“It’s all fun and games until someone gets hurt.” Growing up, my mother said that a lot.
Of course, my brothers and I were usually rough-housing. So what’s that got to do with eating? Well, it turns out that kids can learn valuable lessons from rough-housing. It can stimulate the brain, teach emotional intelligence, enhance friendships, promote ethical and moral development (especially when the stronger player holds back). Similarly, children can learn a lot from playing with food.
I understand the desire to tell your kids, “Stop playing with your food,” especially because it’s usually followed up with, “And eat!” But playing can be helpful—especially if it’s done in the right (i.e. structured) way.
I’m not encouraging your kids to throw food at each other, or to smear stuff on the walls, in their ears or up their noses. This is not the baby version of Animal House.
(That reference dates me. Animal House was made in 1978. Ugh.)
I recognize that encouraging children to play with their food can be wasteful.
Playing with food can send the wrong message about gratitude. Further, for some families, it’s not even feasible.
Still, some children aren’t ready to jump into eating. These kids need to get their senses involved and their imaginations engaged. And they need to have fun. It’s how foreign food stops being “the enemy.”
Last week I wrote about the Power of Pretend. That’s a great place to start building familiarity, but at some point, children want to get messy. So let’s talk about minimizing waste.
Ways to minimize waste:
- Save scraps from cooking. Example: Use carrot peel, garlic and onion skins, bread crumbs.
- Think small. Example: One pea, one teaspoon of mashed potatoes.
- Repurpose leftovers. Example: Save a chicken bone, the last bite of orange.
- Salvage spills. Example: Save anything you won’t eat after you’ve dropped it on the floor.
Game 1: Hot Potato
- Select 3 new foods and 3 familiar foods.
- Place one item in a small bowl.
- Turn the music on and pass the bowl around.
- The person holding the bowl when the music stops makes a visual statement about the item: The carrot is orange. (You can play a round using smell statements too).
- The person who has the bowl now chooses another item to go into the bowl.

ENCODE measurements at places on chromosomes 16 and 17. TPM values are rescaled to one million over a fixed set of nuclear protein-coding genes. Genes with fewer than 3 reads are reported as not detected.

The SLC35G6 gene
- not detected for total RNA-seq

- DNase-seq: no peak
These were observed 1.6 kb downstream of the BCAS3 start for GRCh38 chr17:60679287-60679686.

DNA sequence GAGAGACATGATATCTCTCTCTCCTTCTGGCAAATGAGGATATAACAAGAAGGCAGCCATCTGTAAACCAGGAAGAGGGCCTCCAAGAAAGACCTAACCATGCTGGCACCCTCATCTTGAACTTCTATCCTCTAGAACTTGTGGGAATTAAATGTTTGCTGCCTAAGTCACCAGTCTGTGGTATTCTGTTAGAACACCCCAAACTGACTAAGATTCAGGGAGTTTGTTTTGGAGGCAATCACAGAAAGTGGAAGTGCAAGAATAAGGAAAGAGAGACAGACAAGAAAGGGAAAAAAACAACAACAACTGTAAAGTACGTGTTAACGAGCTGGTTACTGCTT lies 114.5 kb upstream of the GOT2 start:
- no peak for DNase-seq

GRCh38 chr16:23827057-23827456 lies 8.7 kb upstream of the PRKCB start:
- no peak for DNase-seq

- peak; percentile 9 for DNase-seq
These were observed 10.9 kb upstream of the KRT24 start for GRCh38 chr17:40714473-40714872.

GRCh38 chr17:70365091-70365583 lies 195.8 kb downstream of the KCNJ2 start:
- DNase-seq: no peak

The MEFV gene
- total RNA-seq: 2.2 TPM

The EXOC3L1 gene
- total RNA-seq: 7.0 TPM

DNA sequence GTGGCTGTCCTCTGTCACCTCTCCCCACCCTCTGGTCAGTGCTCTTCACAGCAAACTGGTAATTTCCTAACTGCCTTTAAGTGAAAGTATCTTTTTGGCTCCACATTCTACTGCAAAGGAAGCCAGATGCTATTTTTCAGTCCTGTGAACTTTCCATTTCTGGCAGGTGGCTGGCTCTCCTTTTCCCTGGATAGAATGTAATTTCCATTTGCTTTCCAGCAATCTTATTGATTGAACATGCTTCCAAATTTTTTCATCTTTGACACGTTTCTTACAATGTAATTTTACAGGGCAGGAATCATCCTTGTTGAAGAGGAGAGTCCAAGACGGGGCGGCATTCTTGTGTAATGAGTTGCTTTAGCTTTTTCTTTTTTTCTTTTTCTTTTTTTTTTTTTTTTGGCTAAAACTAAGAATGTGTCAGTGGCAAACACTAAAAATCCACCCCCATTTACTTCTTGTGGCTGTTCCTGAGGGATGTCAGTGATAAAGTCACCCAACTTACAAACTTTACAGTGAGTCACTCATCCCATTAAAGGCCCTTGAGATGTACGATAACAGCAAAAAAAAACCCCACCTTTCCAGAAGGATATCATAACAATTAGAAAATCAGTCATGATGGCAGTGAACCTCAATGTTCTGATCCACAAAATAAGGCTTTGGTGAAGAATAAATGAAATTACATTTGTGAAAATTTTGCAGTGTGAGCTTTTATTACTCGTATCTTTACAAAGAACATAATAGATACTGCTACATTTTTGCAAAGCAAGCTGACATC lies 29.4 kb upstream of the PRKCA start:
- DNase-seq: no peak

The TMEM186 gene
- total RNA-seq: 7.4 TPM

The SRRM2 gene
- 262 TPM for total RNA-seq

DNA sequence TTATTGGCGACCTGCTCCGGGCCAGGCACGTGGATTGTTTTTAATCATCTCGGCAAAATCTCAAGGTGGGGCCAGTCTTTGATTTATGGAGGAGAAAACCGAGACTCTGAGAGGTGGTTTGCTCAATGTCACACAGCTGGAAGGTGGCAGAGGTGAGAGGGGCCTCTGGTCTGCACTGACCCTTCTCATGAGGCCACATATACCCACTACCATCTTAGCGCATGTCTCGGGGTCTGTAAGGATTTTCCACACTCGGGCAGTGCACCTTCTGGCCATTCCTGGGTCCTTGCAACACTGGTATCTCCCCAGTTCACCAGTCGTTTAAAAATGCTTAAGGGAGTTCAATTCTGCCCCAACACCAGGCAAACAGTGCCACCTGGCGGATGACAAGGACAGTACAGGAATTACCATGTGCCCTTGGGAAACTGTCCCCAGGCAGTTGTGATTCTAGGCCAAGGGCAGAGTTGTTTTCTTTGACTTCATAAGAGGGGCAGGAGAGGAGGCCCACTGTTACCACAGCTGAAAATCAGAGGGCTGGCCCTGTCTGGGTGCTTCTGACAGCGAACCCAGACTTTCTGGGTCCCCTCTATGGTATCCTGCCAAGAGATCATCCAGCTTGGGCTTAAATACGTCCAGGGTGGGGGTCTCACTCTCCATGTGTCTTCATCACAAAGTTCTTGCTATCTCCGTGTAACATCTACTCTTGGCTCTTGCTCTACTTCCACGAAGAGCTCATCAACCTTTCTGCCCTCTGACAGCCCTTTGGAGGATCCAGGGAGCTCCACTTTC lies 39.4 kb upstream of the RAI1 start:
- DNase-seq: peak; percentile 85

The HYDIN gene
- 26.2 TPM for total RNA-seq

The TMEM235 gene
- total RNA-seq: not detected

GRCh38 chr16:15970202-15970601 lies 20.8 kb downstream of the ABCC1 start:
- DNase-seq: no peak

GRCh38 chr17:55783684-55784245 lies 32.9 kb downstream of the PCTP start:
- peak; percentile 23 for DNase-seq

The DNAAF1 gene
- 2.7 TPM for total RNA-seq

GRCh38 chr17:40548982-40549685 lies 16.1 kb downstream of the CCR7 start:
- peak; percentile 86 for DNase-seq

- Start the game again.
Game 2: Guess What’s in the Box
- Gather 7-10 new food items and a box with a small hole (shoe box will do).
- Place one food in the Mystery Box.
- Have the child place her hand through the hole, touch the item and guess what it is. (You can also ask your child to guess what’s in the box by smelling the food inside.)
- Give the child a turn to select and place the food in the box. Now the adult has to guess what it is.
Game 3: Paint with Food
- Select 2-3 sauces as your paint. Consider ketchup, mustard, ranch dressing, yogurt, and applesauce.
- Select several foods as your paint brushes. Consider carrot sticks, celery, chicken drumsticks, pretzel sticks, broccoli spears.
- Provide construction paper and let your child have fun!
Game 4: Food Bingo
- Decide how many squares your Bingo cards will have. Then make Bingo cards by drawing squares onto a piece of construction paper and glueing on pictures of food.
- Write the name of each food on a 3×5 card.
- Give each member a bingo card and markers.
- Turn over the 3×5 cards and select the first card.
- Have each child identify if they have the food item on their Bingo card and place a marker on the card.
- Each time the child has a chosen food item, he or she has to hold the actual food item and describe it’s touch, smell, look, etc.
Game 5: The Matching Game
- Select 3-5 food items, including some preferred foods.
- Write a description for each food item on a separate 3×5 card such as: sweet, sour, bitter, strong, refreshing, spicy, minty.
- Have each member of the group smell the food item and identify which description best describes it.
- Encourage your children to write new and creative descriptions for each item.
I wish I could accept credit for inventing these games, but I can’t.
You might say I stole them, but I like to think I borrowed them, from a brilliant book Just Take A Bite: Easy, Effective Answers to Food Aversions and Eating Challenges.
~Changing the conversation from nutrition to habits.~